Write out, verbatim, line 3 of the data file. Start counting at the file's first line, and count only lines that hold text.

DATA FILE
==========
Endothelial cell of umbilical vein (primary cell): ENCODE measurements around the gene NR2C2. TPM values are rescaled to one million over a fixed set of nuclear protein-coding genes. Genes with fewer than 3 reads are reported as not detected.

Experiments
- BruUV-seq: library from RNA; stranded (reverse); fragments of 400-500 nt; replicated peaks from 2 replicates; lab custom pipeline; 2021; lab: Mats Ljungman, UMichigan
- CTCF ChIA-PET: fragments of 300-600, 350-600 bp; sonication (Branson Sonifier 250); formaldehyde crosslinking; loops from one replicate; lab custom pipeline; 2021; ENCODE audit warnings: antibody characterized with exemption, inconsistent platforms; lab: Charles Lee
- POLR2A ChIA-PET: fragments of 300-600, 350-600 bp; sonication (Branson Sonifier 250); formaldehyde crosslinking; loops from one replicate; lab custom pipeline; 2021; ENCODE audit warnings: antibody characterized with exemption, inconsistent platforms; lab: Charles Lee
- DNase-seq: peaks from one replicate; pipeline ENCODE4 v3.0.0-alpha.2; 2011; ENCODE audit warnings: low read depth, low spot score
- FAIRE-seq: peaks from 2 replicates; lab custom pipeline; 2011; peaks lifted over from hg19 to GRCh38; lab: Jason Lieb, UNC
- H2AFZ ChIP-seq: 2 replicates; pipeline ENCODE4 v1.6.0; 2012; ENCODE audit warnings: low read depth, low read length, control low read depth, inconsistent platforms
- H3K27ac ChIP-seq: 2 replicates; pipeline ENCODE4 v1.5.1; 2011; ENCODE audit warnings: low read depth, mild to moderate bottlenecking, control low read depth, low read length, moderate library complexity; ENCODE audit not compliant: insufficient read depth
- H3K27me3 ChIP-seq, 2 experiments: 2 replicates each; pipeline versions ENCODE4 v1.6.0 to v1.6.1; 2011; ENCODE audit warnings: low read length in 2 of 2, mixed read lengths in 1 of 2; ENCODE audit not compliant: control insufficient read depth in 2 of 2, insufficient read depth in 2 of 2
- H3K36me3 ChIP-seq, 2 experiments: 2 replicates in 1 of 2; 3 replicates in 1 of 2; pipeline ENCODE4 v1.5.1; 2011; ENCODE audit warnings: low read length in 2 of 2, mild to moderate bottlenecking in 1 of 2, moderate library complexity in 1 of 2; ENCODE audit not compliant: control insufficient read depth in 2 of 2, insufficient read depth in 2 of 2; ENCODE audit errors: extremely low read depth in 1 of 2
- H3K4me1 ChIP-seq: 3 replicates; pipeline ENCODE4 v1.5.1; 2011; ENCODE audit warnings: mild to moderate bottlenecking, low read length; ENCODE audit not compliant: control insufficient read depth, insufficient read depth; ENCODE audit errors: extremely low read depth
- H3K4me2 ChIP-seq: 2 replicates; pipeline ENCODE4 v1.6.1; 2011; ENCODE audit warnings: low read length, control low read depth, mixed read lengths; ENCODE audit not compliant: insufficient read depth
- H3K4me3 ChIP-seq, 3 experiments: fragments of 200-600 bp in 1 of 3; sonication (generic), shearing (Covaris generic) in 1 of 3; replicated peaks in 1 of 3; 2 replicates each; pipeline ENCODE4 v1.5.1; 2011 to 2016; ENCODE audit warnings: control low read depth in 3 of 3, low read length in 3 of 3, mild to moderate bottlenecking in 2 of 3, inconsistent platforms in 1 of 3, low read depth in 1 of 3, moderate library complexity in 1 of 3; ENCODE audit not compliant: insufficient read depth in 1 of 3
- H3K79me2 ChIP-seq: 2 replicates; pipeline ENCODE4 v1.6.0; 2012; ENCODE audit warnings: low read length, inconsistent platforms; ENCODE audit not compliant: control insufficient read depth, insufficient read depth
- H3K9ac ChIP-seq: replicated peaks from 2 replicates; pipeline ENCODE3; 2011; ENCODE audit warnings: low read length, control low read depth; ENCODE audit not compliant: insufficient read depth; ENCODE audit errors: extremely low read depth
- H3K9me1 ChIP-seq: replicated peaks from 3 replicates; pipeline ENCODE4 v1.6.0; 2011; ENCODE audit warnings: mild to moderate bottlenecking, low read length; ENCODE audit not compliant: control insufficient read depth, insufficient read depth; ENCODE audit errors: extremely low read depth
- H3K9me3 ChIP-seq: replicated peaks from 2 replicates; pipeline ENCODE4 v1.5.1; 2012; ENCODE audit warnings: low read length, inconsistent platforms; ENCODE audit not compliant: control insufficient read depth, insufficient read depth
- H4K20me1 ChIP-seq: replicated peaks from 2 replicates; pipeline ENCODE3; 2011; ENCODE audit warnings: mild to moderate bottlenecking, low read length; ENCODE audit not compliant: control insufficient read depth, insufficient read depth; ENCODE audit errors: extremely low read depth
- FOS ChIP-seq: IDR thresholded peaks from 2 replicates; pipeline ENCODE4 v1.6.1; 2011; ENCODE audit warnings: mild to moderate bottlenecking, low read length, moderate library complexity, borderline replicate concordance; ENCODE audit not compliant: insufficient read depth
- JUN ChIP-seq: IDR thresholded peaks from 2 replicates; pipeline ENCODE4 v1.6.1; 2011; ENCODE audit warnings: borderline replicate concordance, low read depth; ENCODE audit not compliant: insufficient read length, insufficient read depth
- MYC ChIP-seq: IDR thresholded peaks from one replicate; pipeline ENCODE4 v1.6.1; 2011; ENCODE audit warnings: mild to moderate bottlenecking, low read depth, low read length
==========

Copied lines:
- BruUV-seq: library from RNA; stranded (reverse); fragments of 400-500 nt; replicated peaks from 2 replicates; lab custom pipeline; 2021; lab: Mats Ljungman, UMichigan